Strenuous exercise increases oxygen consumption in the working muscles by 100- to 200-fold above resting levels resulting in a marked rise of reactive oxygen and nitrogen species (RONS) formation [1]. Several molecular mechanisms contribute to RONS release during exercise [2] which in turn activate enzymatic and nonenzymatic antioxidants against RONS [3]. When RONS production overrides antioxidant defence oxidative stress develops in a tissue-specific manner, thereby altering cellular redox status [3]. Redox status perturbations appear to be essential for regulation of redox-sensitive intracellular signalling pathways, mediating exercise-induced inflammatory responses and skeletal muscle regeneration [4].

Puberty is a period during which rapid growth, development of sexual characteristics, and reproductive competence occur [5] due to upregulation of anabolic and other hormones [6, 7]. It is uncertain whether puberty interferes with antioxidant activity of adolescents. A reduction of antioxidant activity observed in response to growth hormone deficiency in adolescents was reversed following growth hormone replacement treatment [8]. Moreover, testosterone was able to inhibit in vitro neutrophil prooxidative capability [9] and in Japanese adolescents was negatively correlated with oxidative stress indices [10]. These findings and data from other investigations suggest that puberty tends to upregulate antioxidant system [11].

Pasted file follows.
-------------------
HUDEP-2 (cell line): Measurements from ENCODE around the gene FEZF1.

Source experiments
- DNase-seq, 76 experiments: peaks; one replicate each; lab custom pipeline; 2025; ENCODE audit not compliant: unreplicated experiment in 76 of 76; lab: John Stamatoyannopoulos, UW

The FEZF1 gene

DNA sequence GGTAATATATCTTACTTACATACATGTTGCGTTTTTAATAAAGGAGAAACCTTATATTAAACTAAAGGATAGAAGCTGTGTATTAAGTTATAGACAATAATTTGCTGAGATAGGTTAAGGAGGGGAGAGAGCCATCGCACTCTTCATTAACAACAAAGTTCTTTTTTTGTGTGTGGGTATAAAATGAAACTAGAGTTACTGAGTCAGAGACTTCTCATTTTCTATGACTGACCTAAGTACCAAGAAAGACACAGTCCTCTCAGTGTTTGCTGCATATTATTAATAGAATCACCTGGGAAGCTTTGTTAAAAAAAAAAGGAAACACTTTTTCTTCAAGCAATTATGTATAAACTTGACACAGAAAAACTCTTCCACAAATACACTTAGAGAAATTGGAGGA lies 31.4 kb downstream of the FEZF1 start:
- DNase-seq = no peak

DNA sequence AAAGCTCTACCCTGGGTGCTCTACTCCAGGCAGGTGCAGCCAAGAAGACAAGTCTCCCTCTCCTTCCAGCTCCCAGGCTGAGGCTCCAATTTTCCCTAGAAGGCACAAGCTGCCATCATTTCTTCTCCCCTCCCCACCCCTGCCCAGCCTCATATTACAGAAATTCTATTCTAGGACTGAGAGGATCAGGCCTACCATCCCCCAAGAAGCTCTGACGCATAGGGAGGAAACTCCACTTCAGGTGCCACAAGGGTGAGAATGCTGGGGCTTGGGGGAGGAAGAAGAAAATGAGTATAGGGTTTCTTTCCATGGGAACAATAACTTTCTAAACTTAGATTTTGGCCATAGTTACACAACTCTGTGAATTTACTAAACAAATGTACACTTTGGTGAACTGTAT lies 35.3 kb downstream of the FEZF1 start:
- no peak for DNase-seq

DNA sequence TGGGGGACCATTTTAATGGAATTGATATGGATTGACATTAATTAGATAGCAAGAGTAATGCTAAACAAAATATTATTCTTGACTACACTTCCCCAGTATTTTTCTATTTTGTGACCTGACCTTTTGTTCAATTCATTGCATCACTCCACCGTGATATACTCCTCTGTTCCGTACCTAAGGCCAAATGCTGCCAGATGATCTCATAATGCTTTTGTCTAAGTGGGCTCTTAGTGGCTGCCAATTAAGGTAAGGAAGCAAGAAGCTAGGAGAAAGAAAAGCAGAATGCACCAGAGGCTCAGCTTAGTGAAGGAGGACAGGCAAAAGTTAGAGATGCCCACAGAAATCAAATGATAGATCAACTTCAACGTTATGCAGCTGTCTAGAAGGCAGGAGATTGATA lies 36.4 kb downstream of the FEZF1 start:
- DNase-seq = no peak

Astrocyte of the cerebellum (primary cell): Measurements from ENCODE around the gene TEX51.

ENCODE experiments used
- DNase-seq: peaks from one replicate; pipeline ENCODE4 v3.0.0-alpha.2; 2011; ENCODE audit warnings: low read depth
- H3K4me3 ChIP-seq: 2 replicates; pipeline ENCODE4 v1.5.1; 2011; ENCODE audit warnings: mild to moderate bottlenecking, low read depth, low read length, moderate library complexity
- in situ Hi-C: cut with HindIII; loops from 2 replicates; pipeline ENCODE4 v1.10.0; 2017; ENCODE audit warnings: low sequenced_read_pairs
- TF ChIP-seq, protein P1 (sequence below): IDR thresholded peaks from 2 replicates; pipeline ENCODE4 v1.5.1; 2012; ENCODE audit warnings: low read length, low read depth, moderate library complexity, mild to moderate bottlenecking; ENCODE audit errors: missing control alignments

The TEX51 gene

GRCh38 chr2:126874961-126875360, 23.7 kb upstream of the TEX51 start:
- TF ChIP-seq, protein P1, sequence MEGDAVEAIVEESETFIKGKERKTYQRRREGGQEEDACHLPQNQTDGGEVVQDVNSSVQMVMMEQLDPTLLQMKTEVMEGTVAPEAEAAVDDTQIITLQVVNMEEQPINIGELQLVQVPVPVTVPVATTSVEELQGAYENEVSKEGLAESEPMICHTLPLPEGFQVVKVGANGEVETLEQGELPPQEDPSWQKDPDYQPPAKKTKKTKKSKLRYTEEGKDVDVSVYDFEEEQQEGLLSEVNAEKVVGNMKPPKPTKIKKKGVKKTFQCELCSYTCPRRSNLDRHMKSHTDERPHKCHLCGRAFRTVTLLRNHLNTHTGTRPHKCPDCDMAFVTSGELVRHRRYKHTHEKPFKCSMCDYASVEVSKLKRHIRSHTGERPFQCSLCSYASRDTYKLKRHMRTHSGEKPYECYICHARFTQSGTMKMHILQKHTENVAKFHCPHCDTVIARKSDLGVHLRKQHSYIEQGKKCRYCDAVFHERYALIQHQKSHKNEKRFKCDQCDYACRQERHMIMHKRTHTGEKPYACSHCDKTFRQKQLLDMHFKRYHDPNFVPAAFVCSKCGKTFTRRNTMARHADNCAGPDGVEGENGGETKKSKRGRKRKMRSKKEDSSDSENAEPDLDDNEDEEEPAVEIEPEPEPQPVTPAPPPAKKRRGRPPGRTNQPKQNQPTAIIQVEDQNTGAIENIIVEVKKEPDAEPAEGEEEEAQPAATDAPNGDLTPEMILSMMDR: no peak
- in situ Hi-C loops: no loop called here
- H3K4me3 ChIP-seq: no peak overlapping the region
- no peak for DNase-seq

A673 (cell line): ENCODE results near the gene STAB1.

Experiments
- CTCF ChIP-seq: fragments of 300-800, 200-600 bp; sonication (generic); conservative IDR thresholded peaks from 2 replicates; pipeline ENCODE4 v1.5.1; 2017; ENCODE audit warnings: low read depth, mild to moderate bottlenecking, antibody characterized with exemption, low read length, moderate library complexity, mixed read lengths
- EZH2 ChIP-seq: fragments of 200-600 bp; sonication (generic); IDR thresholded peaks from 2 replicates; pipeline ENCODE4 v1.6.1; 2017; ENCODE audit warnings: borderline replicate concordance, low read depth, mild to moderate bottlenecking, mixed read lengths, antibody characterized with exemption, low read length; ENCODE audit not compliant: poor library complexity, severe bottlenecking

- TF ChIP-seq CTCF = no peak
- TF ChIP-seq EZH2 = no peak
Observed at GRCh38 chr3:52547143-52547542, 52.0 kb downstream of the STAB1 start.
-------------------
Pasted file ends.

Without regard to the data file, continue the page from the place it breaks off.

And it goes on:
Intense exercise induces an inflammatory response and is associated with increased oxidative stress and antioxidant activity [4, 12]. Previous research has reported both increases and reductions of oxidative stress markers and antioxidant status indices in children and adolescents in response to intense exercise [1316]. Differences in exercise mode may partly explain these discrepancies (weight-bearing activities versus swimming). Although adolescents develop an inflammatory response to exercise like adults [16, 17] that leads to increased oxidative stress markers and antioxidant activity, one should be very cautious in extrapolating data derived from adult literature to children or adolescents. Younger individuals exhibit more rapid VO2 kinetics, which is in accordance with the concept that children and adolescents are more aerobic, with a greater mitochondrial capacity for oxidative phosphorylation and less anaerobic than adults during exercise [18, 19]. These characteristics in children increase the likelihood to generate more RONS in response to exercise than adults [20]. If this hypothesis is correct, then exercise should also elicit a marked antioxidant response. Available data on the effects of acute exercise on antioxidant activity of adolescents is scarce. Intense prolonged running left total antioxidant capacity reduced glutathione and antioxidant enzymes unaffected [14], whereas vigorous swimming upregulated antioxidant activity in adolescents [16].